We got too accustomed to peaceful seas Freight Waves


BOMBASTIC! Boeing Going Through An Internal Crisis Via Stoller. From 2003, still germane.

Undamaged plug exit on Alaska Max 9 had fasteners tightened during assembly The Air Current

Stephanie Pope faces turbulent start as Boeing’s new co-pilot FT. Pope is a financial analyst from McDonnell Douglas….

Digital Watch

Google and Bing put nonconsensual deepfake porn at the top of some search results NBC. It’s so odd that no scientists are working to make an AI that is, say, virtuous. Or loving.

Sports Desk

The Onion Looks Back On Bill Belichick’s 24,000-Year Reign Of Darkness The Onion

Class Warfare

The True Dangers of Long Trains ProPublica

Chamber of Commerce calls for more “optimistic” message on economy Axios

Australia’s cost-of-living crisis isn’t about the price of groceries. It’s about wealth distribution Guardian

The REAL AI automation threat to workers Cory Doctorow, Pluralistic. Shorter:

How to think like a Bayesian Psyche

Antidote du jour (via):

Bonus antidote:

Double bonus antidote:

Good kitties!

See yesterday’s Links and Antidote du Jour here

Print Friendly, PDF & Email
This entry was posted in Guest Post, Links on by .

About Lambert Strether

Readers, I have had a correspondent characterize my views as realistic cynical. Let me briefly explain them. I believe in universal programs that provide concrete material benefits, especially to the working class. Medicare for All is the prime example, but tuition-free college and a Post Office Bank also fall under this heading. So do a Jobs Guarantee and a Debt Jubilee. Clearly, neither liberal Democrats nor conservative Republicans can deliver on such programs, because the two are different flavors of neoliberalism (“Because markets”). I don’t much care about the “ism” that delivers the benefits, although whichever one does have to put common humanity first, as opposed to markets. Could be a second FDR saving capitalism, democratic socialism leashing and collaring it, or communism razing it. I don’t much care, as long as the benefits are delivered. To me, the key issue — and this is why Medicare for All is always first with me — is the tens of thousands of excess “deaths from despair,” as described by the Case-Deaton study, and other recent studies. That enormous body count makes Medicare for All, at the very least, a moral and strategic imperative. And that level of suffering and organic damage makes the concerns of identity politics — even the worthy fight to help the refugees Bush, Obama, and Clinton’s wars created — bright shiny objects by comparison. Hence my frustration with the news flow — currently in my view the swirling intersection of two, separate Shock Doctrine campaigns, one by the Administration, and the other by out-of-power liberals and their allies in the State and in the press — a news flow that constantly forces me to focus on matters that I regard as of secondary importance to the excess deaths. What kind of political economy is it that halts or even reverses the increases in life expectancy that civilized societies have achieved? I am also very hopeful that the continuing destruction of both party establishments will open the space for voices supporting programs similar to those I have listed; let’s call such voices “the left.” Volatility creates opportunity, especially if the Democrat establishment, which puts markets first and opposes all such programs, isn’t allowed to get back into the saddle. Eyes on the prize! I love the tactical level, and secretly love even the horse race, since I’ve been blogging about it daily for fourteen years, but everything I write has this perspective at the back of it.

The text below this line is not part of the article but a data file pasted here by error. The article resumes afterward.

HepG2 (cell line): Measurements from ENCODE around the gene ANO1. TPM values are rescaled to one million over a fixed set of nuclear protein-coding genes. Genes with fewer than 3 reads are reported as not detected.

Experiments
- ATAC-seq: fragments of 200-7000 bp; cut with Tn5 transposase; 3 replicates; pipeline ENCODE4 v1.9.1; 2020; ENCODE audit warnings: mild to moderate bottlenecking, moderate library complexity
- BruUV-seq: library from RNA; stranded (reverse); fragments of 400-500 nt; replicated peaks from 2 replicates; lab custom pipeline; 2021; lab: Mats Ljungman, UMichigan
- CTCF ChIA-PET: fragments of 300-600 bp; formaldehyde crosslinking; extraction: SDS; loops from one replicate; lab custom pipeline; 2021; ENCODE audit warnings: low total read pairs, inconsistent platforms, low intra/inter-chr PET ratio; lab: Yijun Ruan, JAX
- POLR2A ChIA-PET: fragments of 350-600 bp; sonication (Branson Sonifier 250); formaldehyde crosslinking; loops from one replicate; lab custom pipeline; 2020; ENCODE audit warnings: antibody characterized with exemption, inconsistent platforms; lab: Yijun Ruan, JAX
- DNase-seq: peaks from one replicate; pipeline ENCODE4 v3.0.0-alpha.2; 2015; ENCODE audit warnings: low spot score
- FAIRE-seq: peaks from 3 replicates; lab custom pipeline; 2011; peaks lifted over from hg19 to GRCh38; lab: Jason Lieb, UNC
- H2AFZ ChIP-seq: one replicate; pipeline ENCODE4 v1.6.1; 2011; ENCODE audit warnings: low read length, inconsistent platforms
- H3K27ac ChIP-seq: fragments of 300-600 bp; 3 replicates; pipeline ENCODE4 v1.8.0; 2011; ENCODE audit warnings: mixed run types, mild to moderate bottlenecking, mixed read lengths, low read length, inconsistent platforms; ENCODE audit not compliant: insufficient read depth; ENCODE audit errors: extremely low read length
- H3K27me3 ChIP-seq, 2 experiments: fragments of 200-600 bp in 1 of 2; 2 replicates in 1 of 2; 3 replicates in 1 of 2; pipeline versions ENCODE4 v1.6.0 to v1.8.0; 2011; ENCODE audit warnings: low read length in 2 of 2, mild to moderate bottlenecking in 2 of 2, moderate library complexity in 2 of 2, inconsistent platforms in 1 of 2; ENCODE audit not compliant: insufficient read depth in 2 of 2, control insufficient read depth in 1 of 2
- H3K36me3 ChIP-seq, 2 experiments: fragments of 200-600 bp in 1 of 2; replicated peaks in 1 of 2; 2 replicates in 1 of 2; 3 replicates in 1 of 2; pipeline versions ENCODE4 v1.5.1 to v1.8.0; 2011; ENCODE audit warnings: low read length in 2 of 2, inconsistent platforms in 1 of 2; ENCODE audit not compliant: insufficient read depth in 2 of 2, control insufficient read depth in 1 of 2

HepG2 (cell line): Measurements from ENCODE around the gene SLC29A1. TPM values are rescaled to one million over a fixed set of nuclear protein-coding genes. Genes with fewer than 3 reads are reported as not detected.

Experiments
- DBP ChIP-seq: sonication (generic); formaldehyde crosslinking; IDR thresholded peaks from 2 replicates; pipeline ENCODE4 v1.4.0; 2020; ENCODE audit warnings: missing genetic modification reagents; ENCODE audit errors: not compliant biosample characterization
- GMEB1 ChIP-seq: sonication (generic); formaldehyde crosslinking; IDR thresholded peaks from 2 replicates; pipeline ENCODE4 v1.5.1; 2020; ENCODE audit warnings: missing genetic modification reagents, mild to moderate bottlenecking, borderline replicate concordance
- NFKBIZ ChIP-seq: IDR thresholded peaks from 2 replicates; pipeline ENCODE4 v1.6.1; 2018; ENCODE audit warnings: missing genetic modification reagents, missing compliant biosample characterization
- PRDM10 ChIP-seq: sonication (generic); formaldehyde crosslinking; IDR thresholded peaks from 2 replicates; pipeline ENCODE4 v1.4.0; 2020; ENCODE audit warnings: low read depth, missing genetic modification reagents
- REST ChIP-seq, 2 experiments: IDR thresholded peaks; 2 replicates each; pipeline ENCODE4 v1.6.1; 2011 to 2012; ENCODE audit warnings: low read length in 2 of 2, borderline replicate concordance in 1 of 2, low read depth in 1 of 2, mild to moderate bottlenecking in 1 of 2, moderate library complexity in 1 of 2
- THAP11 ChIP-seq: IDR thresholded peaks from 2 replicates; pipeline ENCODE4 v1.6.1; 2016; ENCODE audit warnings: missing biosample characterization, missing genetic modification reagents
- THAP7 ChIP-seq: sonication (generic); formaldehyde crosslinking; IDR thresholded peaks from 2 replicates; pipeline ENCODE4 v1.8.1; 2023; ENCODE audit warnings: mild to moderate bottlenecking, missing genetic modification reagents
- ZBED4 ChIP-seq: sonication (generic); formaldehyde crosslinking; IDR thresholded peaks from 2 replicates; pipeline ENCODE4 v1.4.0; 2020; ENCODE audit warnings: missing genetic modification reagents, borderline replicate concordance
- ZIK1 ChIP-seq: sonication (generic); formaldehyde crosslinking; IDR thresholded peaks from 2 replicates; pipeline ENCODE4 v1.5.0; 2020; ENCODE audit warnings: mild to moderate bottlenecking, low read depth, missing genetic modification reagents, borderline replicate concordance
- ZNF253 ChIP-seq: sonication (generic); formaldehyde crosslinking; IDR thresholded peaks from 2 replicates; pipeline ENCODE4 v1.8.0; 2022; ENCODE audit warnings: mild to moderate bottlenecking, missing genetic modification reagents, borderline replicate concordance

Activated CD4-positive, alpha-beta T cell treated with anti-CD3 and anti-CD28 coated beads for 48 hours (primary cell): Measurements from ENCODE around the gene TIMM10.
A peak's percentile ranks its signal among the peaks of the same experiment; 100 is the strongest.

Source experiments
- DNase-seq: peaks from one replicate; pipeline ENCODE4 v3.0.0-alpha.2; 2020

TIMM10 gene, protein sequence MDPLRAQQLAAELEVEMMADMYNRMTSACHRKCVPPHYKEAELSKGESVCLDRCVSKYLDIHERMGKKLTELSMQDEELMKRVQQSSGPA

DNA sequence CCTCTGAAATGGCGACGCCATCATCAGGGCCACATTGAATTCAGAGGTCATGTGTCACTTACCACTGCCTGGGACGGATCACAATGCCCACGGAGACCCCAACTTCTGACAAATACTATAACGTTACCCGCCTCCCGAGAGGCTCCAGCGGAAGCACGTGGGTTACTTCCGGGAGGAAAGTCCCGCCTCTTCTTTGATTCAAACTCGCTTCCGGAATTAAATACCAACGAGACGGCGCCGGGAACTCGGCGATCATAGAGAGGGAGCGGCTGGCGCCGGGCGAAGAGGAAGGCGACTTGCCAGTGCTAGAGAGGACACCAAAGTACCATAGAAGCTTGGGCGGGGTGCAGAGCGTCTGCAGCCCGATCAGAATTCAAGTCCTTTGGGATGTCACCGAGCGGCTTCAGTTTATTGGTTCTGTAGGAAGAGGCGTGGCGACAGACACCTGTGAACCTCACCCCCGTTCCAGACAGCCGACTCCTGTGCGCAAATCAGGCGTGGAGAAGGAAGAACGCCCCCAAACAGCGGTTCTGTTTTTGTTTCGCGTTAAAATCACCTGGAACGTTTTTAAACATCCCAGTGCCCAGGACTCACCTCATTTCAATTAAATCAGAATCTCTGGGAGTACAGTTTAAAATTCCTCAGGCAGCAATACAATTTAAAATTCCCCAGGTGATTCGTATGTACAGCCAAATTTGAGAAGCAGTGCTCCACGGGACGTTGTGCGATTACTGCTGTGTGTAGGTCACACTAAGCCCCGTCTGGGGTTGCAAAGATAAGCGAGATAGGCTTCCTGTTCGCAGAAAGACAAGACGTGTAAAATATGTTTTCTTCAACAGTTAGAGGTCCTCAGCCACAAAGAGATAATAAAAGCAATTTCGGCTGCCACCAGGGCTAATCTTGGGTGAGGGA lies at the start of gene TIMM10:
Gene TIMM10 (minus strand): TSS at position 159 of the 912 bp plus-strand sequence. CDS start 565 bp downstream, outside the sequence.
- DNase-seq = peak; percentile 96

1. Antifa

    ON A 737
    (melody borrowed from Catch The Wind by Donovan Leitch, as performed by The Irish Descendants)

    Flying 737 . . .
    With no guarantee of what might be
    Crews think beeping red lights are just fine

    They aren’t built all that soundly
    I’ve got bolts in hand or we’ll crash land
    But none of these jets can stand up to the wind

    Pieces fall off as we fly
    And the shit gets wild as folks get riled
    Lawsuits planned by all the undersigned

    These jets have narrow limits
    Such uncertainty in technology
    Puts us all through an awful endless grind

    (musical interlude)

    Chunks are missing all around me
    But we’re tightly crammed the cheap seat damned
    Throwing up as we cling to our own limbs

    Gotta ground them all right now
    Tighten everything check the wheels and wing
    Doors ripping off makes breathing rather thin